Jack Mollenkopf

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Jack Mollenkopf
Jack Mollenkopf.jpg
Sport(s) Football
Biographical details
Born (1905-11-24)November 24, 1905
Convoy, Ohio
Died December 4, 1975(1975-12-04) (aged 70)
Rochester, Minnesota
Playing career
1925–1926 Bowling Green
Position(s) End
Coaching career (HC unless noted)
1947–1955
1956–1969
Purdue (assistant)
Purdue
Head coaching record
Overall 84–39–9
Bowls 1–0
Statistics
College Football Data Warehouse
Accomplishments and honors
Championships
1 Big Ten (1967)
College Football Hall of Fame
Inducted in 1988 (profile)

Kenneth "Jack" Mollenkopf (November 24, 1905 – December 4, 1975) was the head football coach at Purdue University from 1956 until 1969. Mollenkopf was also an assistant coach at Purdue from 1947 to 1955 under Stu Holcomb.

Mollenkopf was a successful football coach competing at high school and college levels and is widely acknowledged as the greatest football coach in Purdue's history. While coaching high school, he led Toledo Waite to three national championships. Mollenkopf is Purdue's all-time leader in Big Ten Conference wins (58) and conference winning percentage (.637). His 84 wins at Purdue placed him first on the school's all-time wins list until Joe Tiller passed him in 2008, and he ranks fourth in overall winning percentage (.670). Mollenkopf's Boilermakers were nationally ranked for 80 weeks, the most under any Purdue head coach, and captured the #1 spot the first five weeks of the 1968 season.

On January 2, 1967, Mollenkopf coached the school's first appearance in the Rose Bowl, leading Purdue to a 14–13 victory over USC. Against Purdue's in-state rivals, Mollenkopf tallied an 11–2–1 record versus Indiana and a 10–4 mark against Notre Dame. From 1966 to 1969, a Purdue player finished in the top three in balloting for the Heisman Trophy: quarterback Bob Griese was second in 1966, halfback Leroy Keyes placed third in 1967 and second in 1968, and quarterback Mike Phipps finished as runner-up in 1969. Mollenkopf's inaugural season in 1956 was the only losing campaign of his tenure as head coach at Purdue.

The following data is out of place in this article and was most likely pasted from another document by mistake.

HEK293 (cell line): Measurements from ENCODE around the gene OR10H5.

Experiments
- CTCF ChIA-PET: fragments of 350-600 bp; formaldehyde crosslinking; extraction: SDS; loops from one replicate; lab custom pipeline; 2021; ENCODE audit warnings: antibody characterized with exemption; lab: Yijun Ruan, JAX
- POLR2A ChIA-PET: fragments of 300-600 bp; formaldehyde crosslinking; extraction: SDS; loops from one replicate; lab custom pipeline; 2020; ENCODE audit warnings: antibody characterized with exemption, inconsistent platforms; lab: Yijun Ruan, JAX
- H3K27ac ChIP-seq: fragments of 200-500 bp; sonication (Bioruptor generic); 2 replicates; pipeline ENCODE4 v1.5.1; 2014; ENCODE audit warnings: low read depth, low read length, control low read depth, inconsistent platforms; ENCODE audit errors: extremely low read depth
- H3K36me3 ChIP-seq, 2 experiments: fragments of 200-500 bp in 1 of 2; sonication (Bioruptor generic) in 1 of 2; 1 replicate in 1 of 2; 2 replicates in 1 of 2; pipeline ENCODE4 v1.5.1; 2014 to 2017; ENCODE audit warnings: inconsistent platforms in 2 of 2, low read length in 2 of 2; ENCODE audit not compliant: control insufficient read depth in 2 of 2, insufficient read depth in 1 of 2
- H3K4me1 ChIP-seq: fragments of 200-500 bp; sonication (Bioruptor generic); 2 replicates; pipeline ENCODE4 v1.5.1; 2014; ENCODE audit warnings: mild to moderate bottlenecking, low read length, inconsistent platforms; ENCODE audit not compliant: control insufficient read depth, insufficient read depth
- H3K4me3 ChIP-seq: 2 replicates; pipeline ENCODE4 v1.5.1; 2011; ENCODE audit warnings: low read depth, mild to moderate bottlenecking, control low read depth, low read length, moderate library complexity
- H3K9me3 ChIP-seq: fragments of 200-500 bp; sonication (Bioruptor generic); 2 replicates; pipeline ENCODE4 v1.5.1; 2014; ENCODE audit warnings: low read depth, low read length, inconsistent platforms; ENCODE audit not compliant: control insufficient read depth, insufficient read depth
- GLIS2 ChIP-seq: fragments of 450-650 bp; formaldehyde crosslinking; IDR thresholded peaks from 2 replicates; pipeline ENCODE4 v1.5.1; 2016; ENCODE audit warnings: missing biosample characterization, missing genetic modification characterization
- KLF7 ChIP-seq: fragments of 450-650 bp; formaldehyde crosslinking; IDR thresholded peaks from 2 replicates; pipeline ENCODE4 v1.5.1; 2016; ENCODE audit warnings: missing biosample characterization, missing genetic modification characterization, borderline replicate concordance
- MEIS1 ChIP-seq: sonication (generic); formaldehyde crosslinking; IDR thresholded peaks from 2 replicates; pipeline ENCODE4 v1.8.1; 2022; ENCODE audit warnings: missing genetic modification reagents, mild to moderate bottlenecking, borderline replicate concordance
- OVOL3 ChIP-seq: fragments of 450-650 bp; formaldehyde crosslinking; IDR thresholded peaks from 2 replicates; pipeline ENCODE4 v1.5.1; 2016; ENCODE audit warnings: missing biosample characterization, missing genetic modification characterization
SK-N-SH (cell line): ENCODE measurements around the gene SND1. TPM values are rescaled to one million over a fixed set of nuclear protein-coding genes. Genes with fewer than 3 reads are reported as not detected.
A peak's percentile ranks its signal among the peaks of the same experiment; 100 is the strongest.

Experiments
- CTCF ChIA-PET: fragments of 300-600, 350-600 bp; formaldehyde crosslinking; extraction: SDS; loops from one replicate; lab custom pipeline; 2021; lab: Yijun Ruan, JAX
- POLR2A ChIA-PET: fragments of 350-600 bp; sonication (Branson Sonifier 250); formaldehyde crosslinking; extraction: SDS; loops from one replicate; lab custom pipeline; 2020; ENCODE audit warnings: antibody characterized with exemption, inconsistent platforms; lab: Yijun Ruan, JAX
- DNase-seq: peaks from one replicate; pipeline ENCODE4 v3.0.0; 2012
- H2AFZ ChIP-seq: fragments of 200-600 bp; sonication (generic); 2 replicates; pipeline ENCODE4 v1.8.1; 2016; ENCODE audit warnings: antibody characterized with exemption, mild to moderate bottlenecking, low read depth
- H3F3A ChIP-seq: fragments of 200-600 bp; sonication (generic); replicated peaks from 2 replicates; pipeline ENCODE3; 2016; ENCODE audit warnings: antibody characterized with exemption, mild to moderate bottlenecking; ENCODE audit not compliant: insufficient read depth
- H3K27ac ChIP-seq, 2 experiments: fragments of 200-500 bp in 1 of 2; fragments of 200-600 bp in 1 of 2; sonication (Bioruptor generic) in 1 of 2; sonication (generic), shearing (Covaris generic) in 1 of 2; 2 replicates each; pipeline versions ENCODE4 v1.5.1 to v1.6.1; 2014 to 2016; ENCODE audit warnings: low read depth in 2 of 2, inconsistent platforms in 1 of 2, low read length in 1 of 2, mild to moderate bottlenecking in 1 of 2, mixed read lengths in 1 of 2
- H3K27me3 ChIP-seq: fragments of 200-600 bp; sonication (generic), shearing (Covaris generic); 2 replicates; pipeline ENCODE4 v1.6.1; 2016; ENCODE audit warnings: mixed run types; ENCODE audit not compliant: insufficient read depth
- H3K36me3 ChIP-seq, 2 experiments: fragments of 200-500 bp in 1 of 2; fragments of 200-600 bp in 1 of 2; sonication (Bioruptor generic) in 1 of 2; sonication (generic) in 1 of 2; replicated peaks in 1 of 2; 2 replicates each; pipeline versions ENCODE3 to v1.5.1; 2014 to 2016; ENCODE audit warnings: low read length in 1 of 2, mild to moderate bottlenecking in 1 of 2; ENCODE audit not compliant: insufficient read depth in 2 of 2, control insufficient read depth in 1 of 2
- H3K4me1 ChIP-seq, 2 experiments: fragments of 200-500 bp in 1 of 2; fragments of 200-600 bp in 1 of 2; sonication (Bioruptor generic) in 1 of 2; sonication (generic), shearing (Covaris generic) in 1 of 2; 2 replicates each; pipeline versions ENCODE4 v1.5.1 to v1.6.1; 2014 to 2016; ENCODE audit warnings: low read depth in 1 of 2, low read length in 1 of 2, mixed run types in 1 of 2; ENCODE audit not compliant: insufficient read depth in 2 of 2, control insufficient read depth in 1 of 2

A prominent figure on the sidelines of postseason all-star games, Mollenkopf served as head coach of the 1958, 1959, and 1960 Blue-Gray Football Classics; the 1962 and 1963 East-West Shrine Games; the 1964, 1967, and 1970 Hula Bowls; the 1968 All-American Bowl; and the 1969 North-South Shrine Game. Mollenkopf was inducted into the College Football Hall of Fame in 1988; the Bowling Green State University Hall of Fame in 1965 and the Indiana Football Hall of Fame in 1975.[1] In 1994, Coach Mollenkopf was inducted as a member of the inaugural class of the Purdue Intercollegiate Athletic Hall of Fame.

Mollenkopf died of cancer at the Mayo Clinic in Rochester, Minnesota on December 4, 1975 at the age of 70.[2]

Head coaching record[edit]

Year Team Overall Conference Standing Bowl/playoffs Coaches# AP°
Purdue Boilermakers (Big Ten Conference) (1956–1969)
1956 Purdue 3–4–2 1–4–2 T–7th
1957 Purdue 5–4 4–3 T–4th
1958 Purdue 6–1–2 3–1–2 4th 11 13
1959 Purdue 5–2–2 4–2–1 T–3rd
1960 Purdue 4–4–1 3–4 5th 15 19
1961 Purdue 6–3 4–2 4th 11 12
1962 Purdue 4–4–1 3–3 T–5th
1963 Purdue 5–4 4–3 4th
1964 Purdue 6–3 5–2 3rd
1965 Purdue 7–2–1 5–2 T–3rd 13
1966 Purdue 9–2 6–1 2nd W Rose 6 7
1967 Purdue 8–2 6–1 T–1st 9 9
1968 Purdue 8–2 5–2 3rd 11 10
1969 Purdue 8–2 5–2 3rd 18 18
Purdue: 84–39–9 58–32–5
Total: 84–39–9
      National championship         Conference title         Conference division title
#Rankings from final Coaches' Poll.
°Rankings from final AP Poll.

References[edit]

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